Why do pastors always seem to sidestep the hard sayings in their sermon texts?
Today I sat in a service where the pastor focused at length on the “talents” passages, one of which is Matthew 25:14-30, the other Luke 19:11-27. His purpose was pointing out that God has given each of us treasures and that he wants us to be good stewards of those treasures. He asked us to list the treasures we have been given and identify which ones we were making good use of. He pointed out that the servants who made good use of the treasures they had been given received their master’s praise. He pointed out that the servant who did not make good use of the treasure lost what he had been given.
All that’s very good.
But the pastor didn’t even mention the other consequence suffered by the servant who didn’t multiply the treasure he had been given. Matthew quotes Jesus as saying the master ordered the “useless servant” to be thrown “into outer darkness, where there will be weeping and gnashing of teeth.”
Not a word from the pulpit about that. No assistance in understanding what it meant to Jesus’ audience. No insight into what application it might have for those of us in the congregation who have our treasures buried in the back yard.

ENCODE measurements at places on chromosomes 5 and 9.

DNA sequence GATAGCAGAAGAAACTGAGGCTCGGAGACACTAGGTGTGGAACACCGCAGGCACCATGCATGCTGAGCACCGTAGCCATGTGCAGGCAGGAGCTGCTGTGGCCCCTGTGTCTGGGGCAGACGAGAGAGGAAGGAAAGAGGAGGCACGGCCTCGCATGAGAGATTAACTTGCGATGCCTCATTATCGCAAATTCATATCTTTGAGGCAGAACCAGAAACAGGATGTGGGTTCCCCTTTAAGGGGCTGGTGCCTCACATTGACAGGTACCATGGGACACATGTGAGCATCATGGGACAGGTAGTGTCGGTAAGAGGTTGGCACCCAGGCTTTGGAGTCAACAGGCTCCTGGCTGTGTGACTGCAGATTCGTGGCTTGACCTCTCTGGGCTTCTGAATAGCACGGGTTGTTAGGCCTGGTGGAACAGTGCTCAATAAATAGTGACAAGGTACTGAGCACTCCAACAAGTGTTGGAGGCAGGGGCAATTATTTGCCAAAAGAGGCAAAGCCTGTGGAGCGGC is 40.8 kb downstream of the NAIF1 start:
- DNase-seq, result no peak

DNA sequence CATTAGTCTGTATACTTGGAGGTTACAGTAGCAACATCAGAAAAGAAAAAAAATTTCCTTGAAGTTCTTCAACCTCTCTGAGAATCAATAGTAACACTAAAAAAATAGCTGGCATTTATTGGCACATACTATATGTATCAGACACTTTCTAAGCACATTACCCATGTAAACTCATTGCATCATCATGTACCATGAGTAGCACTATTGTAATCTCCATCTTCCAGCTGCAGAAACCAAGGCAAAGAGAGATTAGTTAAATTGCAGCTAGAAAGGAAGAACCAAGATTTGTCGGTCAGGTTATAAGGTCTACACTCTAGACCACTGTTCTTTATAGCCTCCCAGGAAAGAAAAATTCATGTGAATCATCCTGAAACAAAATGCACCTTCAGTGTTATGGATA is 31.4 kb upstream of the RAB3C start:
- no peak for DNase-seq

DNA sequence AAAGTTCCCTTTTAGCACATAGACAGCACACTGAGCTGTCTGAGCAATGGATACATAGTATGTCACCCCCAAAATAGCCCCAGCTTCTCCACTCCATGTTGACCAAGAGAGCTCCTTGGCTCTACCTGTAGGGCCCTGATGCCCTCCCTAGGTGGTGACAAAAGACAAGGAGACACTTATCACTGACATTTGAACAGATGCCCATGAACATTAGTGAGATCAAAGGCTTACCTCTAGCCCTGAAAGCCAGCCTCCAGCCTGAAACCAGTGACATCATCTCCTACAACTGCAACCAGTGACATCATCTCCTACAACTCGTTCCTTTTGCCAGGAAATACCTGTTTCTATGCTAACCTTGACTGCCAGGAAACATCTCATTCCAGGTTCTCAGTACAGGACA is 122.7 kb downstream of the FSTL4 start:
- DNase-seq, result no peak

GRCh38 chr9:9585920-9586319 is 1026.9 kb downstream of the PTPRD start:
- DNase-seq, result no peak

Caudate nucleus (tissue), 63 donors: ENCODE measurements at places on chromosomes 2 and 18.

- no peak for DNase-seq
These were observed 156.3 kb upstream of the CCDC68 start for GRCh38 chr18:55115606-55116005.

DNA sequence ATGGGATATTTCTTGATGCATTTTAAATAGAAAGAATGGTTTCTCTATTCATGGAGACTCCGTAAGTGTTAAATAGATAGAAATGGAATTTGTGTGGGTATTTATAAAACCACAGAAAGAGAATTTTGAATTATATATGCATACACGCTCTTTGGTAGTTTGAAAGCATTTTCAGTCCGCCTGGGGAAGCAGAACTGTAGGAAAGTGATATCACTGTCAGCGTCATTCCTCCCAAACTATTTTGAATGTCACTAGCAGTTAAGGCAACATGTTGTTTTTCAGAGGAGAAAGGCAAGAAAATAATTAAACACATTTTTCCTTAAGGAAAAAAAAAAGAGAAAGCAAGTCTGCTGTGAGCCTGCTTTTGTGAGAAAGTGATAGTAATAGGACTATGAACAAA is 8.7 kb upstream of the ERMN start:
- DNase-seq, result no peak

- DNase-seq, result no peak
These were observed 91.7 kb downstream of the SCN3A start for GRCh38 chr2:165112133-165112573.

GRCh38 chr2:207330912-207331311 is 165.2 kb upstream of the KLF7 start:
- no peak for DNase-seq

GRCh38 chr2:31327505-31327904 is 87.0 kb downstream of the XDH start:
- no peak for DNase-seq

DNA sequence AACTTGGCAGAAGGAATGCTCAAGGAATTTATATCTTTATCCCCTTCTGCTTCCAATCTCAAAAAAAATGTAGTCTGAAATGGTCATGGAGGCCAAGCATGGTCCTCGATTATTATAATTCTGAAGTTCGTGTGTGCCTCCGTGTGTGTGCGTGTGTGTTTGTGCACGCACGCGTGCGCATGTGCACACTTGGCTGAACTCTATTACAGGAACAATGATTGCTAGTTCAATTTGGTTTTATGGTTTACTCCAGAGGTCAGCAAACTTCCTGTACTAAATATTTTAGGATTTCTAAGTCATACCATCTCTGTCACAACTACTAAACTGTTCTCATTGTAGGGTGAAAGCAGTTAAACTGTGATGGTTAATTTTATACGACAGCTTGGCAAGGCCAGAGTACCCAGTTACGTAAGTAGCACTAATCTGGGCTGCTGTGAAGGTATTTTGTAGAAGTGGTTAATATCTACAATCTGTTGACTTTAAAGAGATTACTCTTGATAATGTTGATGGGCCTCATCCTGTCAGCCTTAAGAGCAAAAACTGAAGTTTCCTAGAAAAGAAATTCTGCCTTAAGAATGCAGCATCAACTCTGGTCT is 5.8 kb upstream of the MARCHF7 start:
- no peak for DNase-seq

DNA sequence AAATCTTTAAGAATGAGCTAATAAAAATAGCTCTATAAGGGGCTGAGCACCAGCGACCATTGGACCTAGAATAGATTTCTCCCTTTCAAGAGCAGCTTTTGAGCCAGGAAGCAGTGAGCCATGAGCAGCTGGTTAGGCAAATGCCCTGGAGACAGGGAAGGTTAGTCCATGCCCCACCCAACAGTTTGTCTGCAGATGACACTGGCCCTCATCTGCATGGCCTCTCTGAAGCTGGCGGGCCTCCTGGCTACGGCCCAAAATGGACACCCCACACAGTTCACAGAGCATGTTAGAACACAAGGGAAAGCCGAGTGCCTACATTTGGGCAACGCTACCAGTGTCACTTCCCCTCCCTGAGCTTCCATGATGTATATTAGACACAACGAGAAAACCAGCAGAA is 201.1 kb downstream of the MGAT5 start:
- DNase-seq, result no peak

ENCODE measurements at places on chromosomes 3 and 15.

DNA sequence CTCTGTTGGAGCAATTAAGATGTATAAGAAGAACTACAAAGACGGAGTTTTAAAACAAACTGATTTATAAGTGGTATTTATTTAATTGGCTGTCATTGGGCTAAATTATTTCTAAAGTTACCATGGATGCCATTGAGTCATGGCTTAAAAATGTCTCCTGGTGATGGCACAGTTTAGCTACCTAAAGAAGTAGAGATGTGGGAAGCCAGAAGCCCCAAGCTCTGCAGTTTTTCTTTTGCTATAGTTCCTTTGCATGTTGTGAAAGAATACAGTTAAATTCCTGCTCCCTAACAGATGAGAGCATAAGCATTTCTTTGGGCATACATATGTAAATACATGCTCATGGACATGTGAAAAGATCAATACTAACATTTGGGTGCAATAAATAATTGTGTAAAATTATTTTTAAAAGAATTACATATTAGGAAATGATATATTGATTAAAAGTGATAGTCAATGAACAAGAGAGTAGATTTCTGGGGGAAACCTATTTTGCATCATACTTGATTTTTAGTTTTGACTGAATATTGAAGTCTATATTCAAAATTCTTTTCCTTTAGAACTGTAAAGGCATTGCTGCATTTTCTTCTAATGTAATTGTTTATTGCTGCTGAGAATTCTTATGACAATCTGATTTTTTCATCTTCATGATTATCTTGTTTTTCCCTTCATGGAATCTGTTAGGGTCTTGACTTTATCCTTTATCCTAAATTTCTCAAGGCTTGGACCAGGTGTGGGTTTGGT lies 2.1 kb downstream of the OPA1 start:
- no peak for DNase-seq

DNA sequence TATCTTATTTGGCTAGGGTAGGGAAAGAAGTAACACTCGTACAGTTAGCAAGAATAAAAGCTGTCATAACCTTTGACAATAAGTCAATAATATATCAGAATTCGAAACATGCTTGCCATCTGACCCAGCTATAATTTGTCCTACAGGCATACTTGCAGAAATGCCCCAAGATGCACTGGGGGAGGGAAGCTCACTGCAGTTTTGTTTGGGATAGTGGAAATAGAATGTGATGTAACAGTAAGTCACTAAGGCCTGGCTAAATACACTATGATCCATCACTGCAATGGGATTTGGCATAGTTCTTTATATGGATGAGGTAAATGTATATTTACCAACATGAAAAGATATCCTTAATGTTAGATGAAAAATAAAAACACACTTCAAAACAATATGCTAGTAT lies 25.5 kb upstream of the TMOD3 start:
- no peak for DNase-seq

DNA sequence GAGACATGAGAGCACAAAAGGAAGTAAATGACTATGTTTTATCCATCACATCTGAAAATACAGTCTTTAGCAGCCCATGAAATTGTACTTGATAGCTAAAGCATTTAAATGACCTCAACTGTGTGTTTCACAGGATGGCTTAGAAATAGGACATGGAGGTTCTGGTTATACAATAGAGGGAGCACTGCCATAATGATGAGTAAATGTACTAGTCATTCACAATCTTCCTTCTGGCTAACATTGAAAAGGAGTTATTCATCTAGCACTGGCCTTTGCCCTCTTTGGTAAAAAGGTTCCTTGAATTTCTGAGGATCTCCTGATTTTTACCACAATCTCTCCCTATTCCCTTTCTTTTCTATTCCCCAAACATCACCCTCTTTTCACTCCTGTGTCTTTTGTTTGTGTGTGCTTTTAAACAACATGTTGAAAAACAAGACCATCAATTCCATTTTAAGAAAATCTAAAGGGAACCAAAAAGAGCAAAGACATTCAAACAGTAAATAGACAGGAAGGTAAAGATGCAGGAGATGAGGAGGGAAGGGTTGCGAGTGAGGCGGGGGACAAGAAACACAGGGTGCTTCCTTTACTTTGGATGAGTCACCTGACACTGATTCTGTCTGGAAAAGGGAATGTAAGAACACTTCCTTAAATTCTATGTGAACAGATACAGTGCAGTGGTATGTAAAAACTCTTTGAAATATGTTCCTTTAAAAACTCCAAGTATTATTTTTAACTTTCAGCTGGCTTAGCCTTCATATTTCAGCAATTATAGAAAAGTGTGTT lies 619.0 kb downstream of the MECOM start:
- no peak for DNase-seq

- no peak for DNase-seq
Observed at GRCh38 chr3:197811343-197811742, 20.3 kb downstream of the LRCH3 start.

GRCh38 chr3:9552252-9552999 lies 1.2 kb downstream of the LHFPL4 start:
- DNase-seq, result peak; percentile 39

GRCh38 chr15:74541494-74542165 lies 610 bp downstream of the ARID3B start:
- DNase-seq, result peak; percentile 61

Did Jesus tack on that last part as an afterthought? Did those words just fall meaningless on the ears of those who listened? Does the fact Jesus included those words in his teaching not indicate we ought to include them in ours?
I have been a believer for more than 50 years. I read the Bible for myself and can take you to dozens of passages I have never heard a preacher or teacher so much as mention. It seems more than a coincidence that those passages, almost without exception, speak to the cost of discipleship, the expectations our Master has of his servants — and the consequences of servants not obeying their Lord.
I find it perfectly ironic that Luke’s version mentions that the reason the master went on the long trip was to be crowned king, but those who were to be his subjects “hated him” and sent a delegation after him to tell the emperor, “We do not want him to be our king.” The master/king’s verdict on those who rejected his lordship? Well, you can read it for yourself in verse 27.
Pastors and teachers, Jesus chose his words carefully. His words didn’t just glibly spill from his mouth. If he said it, he said it for a reason, because the people needed to hear it. Your people don’t just need to hear the feel-good parts of the Gospel. They don’t need to hear just the challenging parts. They also need to hear the hard sayings that make us nervous and set us to inquiring of the Lord whether we face the same danger his hearers faced in that day. And they not only need to hear it, you need to say it.
I am always disappointed when a preacher or teacher sidesteps the hard sayings in their text. But, in the end, it’s not my disappointment that matters.